Category Archives: New Books

Polaris

Polaris

We have a new writer on the block!  Welcome to  LIZ COHEN, invaluable (read indispensable) member of our Winston community! Liz will be sharing some thoughts on books she is reading that she thinks many of our students will enjoy.  Liz has a soft spot for zombies, so wait for her rave reviews on those despicables. 

 

Review by LIZ COHEN

Polaris by Michael Northrop

(Scholastic, 2017)

Do you like an adventure tale? Swashbuckling sailors? Adventure on the  high seas?  Maybe?! How about this: do you like a science fiction story? People running from monsters? Maybe?! How about this: do you like a murder mystery? Scientists and sailors struck down by
the unknown? Maybe?! How about this: do you like an all-boy book? Or an all-girl book? Hang onto your backpacks because this book has it all!

The Polaris is a sailing ship on a mission to the Amazon jungle looking for new plant-life. The botanist finds something else, and brings it back to the ship. What is in the trunk stored in the hold of the ship? Before you can find out, half of the ship’s crew dies, and the other halfabandon ship while trying to blow it up! The only people left are the cabin boy, the botanist’s assistant, and some deck hands, and none of them are older than 12. How will they get back to
America? They will have to sail the ship back while fighting stormy seas and the mysterious thing in the hold.

This book would be great for a book report, a diorama, a poster, or just a good read.
(Best for 5th and 6th graders.)

Ready to Fall: Being stronger means letting go

Ready to Fall by Marcella Pixley

2017, 360 pgs. , 14 and up novel,

Too many books and too little time, so I am shamelessly posting a Kirkus Review of this book. Ready to Fall is worth checking out.  Marcella Pixley  is a true and masterful tale teller and writes what she understands.  It comes as no surprise that she teaches eighth-grade English.

Ready to Fall

Kirkus Review, August 2017:

Desperate to cling to something of his mother’s after her death, 16-year-old Max believes he has invited her tumor into his brain and that it is slowly killing him.

Max is increasingly withdrawn, lost, and strange. His father, desperate to help him with his grief, enrolls him in an exclusive school filled with eccentric artists. There, Max meets Fish, a bubbly girl with pink hair, and her band of misfit friends. Max also meets the curmudgeonly creative-writing teacher, who uses unorthodox methods to force Max to talk about his pain. He has a breakthrough during a staging of Hamlet, in which each cast member is forced to confront his or her own ghosts. Max’s tightrope walk between sanity and insanity will resonate with anyone suffering from a loss. While he must find a way to live again, it takes the combined efforts of his wild friends, his devoted family, and a few dedicated and eccentric teachers. Lyrical prose, fresh and compelling images and unforgettable characters create an experience that will stay with readers far past the last page. The principals are white and Jewish, but the school boasts students of many races, religions, and sexual orientations.

Grief becomes something oddly beautiful—and beautifully odd. (Fiction. 14-18)

 

 

The Icarus Show: Do you believe a boy can fly?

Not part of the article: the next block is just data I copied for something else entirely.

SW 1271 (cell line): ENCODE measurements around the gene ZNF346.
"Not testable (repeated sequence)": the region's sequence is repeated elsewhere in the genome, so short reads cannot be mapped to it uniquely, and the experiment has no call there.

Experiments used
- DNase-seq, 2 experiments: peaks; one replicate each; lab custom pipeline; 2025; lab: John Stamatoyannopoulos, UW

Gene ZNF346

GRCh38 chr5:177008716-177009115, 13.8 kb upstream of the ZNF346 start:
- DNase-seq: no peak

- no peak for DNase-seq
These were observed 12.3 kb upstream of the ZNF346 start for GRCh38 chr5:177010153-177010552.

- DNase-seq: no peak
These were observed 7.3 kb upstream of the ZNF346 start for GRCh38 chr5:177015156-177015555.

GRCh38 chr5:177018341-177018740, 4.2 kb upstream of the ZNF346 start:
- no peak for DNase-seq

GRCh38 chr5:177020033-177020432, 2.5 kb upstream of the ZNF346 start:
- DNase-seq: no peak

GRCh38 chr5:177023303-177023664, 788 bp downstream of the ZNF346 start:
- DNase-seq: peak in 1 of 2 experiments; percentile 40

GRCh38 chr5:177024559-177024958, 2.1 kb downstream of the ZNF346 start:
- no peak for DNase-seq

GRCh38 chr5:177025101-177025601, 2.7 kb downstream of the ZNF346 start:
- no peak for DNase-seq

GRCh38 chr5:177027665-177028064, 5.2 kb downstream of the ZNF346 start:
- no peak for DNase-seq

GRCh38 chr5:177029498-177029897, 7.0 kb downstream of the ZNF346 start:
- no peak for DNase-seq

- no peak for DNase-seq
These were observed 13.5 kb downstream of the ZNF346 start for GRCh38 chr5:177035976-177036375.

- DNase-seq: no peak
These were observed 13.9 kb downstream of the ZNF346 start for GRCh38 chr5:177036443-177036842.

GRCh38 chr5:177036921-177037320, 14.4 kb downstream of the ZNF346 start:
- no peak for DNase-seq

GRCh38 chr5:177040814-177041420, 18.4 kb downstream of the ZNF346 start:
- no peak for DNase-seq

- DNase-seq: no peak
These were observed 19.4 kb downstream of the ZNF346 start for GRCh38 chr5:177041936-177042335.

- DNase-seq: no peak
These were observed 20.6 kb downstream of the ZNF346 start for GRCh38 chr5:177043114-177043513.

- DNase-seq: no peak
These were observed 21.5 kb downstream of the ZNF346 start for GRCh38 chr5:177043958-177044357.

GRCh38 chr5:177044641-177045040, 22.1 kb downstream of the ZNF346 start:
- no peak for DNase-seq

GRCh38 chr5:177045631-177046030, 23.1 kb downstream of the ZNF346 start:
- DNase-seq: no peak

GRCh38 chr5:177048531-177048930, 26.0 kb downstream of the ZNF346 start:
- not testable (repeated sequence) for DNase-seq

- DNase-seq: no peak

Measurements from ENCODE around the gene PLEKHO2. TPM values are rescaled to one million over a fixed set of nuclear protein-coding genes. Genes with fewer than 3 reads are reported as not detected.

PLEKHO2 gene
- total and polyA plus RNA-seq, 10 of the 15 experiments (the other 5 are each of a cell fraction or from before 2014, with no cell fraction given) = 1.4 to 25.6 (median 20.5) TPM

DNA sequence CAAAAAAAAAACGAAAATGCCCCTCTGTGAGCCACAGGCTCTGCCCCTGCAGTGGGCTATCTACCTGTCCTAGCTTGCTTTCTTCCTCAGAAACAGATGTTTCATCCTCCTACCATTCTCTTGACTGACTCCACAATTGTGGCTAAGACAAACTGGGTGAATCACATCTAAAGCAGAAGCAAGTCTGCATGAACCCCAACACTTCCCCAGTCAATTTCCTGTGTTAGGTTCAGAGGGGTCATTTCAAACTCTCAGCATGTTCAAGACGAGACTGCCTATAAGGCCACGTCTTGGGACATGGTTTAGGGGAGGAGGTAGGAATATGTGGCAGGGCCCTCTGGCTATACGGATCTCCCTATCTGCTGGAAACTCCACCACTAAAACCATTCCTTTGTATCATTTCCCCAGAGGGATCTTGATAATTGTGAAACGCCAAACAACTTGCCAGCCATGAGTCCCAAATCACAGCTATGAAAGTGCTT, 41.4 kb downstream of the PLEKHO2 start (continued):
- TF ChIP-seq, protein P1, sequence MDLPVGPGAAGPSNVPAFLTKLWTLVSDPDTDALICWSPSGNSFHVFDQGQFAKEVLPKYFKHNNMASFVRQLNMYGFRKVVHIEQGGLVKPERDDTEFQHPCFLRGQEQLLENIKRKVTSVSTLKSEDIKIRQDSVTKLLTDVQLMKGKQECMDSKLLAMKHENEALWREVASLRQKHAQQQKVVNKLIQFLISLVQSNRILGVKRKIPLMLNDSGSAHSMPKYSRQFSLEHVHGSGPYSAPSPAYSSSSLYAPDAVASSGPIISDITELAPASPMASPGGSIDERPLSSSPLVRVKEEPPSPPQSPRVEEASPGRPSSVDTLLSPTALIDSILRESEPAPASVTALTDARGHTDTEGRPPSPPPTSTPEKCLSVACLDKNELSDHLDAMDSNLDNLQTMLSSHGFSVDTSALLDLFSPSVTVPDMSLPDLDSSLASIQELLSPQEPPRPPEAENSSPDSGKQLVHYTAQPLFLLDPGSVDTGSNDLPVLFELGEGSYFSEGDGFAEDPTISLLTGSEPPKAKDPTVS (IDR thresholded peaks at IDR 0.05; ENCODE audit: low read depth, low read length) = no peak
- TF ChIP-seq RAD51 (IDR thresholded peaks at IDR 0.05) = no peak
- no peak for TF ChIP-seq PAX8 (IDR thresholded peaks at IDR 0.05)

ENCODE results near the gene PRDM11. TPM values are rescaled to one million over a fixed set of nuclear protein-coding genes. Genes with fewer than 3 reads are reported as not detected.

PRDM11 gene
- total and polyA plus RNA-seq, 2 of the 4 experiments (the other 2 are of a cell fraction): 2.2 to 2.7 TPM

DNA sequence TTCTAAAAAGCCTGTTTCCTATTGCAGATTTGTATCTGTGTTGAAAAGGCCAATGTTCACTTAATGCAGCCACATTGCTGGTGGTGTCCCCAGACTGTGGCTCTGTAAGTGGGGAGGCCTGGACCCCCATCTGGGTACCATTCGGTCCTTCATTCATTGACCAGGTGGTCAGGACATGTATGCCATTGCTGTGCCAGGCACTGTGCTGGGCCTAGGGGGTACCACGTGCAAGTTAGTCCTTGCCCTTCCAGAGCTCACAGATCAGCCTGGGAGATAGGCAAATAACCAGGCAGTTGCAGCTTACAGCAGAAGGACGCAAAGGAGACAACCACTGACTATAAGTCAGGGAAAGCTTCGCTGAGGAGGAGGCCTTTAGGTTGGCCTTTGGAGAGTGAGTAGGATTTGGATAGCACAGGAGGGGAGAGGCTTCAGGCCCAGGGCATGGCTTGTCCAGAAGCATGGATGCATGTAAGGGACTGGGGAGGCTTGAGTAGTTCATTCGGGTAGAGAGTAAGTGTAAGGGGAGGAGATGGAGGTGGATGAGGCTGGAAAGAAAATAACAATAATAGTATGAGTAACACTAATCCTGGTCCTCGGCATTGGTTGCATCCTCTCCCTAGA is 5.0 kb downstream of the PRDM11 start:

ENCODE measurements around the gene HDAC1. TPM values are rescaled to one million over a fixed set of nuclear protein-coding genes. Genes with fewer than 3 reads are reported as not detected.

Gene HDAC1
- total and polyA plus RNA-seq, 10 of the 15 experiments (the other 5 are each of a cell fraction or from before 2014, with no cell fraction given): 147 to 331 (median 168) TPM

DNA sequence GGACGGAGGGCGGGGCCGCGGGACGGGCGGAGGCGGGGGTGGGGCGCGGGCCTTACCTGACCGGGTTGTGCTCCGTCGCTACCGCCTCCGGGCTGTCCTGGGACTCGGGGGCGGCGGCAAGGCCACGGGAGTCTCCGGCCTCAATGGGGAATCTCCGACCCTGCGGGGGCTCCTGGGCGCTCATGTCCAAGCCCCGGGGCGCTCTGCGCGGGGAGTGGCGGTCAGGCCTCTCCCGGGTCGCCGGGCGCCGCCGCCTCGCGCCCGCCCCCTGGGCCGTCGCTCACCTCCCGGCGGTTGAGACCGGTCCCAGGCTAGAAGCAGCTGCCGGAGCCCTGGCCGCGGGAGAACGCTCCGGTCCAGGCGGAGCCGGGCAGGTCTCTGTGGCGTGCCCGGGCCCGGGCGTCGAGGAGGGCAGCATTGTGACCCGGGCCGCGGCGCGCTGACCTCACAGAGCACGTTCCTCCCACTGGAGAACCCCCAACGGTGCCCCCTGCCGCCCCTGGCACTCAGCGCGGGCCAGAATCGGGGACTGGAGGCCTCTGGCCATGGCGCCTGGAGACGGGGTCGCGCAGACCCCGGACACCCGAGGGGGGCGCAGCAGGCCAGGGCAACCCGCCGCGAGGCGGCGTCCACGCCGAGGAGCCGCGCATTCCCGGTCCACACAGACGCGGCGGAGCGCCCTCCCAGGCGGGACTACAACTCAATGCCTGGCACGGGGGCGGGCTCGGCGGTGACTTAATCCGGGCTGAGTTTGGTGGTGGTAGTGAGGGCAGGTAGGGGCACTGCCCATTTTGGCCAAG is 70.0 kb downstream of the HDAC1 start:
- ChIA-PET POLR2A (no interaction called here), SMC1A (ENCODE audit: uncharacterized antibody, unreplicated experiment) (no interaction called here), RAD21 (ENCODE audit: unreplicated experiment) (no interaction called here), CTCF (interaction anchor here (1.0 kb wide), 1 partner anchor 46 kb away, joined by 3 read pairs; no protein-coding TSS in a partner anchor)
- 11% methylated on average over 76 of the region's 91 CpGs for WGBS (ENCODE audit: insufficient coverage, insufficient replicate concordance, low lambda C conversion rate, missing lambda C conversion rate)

The Icarus Show 

By Sally Christie

Recommended for Upper Elementary through Middle School

 217 pgs. I

“Alex has worked out a foolproof plan to avoid being picked on. Don’t react. It’s so simple, it just might work.”  

David Marsh, on the other hand, has chosen his own relentless path, and will suffer for it.  Alex who can be such a wuss agonizing over some bully creeps is nonetheless intrigued by David and finds himself drawn into his company.  Alex lands up helping David build his project.  The plot unfolds towards a dark revelation when Alex comes to understand something about David’s motives. This read gets tense. I think you will enjoy it!

The myth of Icarus: “Icarus and his father attempt to escape from Crete by means of wings that his father constructed from feathers and wax. Icarus’ father warns him first of complacency and then of hubris, asking that he fly neither too low nor too high, so the sea’s dampness would not clog his wings or the sun’s heat melt them. Icarus ignored his father’s instructions not to fly too close to the sun; when the wax in his wings melted he tumbled out of the sky and fell into the sea where he drowned.”  Wikipedia

 

 

 

 

Tell someone, and don’t wait!

The Summer of Owen Todd by Tony Abbott

What do you do when the only way to help a friend may also hurt him?

“Children should always speak up, no matter how it might hurt to do so… Better to lose a friend than lose a life.” Abbott

  217 pages

I read this in one shot, and it was both gut-wrenching and heart-breaking. That is the author’s intent. I can’t get my head around recommending this to its stated audience, namely eight year old kids and up,  but the truth is that child abuse is an appalling reality for some very young people.  Abbott directs his strong message to those who know something bad is happening to a friend. The message is to speak up and tell a trusted adult.  Secrets, he shows, are often destructive, because the perpetrators threaten and menace the victim, and threats add layers of terror and guilt to the act of child-abuse itself.

The message unfolds in a strong story with believable characters and, ironically,  a lot of normal life going on around.  One doesn’t let up and relax to enjoy.  The menace is prevalent throughout. This book will make you sad and angry, but it is a necessary message for all.

Tony Abbott is a skillful and prolific writer of fantasy, adventure and other genres, and you’ll do yourself a favor by visiting his website to see what else he writes.  http://www.tonyabbottbooks.com/books/